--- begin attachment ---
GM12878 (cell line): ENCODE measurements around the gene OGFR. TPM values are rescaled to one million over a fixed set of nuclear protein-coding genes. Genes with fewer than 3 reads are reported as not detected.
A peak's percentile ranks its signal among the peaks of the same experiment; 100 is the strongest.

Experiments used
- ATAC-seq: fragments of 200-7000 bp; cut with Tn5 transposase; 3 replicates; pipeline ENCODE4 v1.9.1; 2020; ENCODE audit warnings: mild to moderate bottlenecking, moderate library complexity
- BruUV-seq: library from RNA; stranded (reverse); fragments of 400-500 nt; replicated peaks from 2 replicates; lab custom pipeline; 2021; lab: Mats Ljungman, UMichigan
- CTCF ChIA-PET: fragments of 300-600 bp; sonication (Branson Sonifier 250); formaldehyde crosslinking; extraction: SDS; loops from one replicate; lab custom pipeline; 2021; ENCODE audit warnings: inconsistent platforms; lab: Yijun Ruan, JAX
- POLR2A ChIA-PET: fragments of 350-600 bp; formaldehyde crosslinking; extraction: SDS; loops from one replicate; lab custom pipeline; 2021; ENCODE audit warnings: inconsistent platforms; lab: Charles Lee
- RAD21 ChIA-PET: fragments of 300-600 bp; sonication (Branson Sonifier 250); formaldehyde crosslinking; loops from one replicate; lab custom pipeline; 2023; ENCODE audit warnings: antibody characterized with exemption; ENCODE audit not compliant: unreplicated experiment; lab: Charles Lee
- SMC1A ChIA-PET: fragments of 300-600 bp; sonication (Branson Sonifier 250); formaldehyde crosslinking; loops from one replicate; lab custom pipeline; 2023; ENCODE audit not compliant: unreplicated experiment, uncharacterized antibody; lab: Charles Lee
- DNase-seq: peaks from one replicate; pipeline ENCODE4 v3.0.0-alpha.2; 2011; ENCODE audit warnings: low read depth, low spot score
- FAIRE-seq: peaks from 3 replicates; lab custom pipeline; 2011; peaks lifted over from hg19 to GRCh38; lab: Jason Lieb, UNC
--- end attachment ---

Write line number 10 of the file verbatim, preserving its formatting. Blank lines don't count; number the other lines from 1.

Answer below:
- DNase-seq: peaks from one replicate; pipeline ENCODE4 v3.0.0-alpha.2; 2011; ENCODE audit warnings: low read depth, low spot score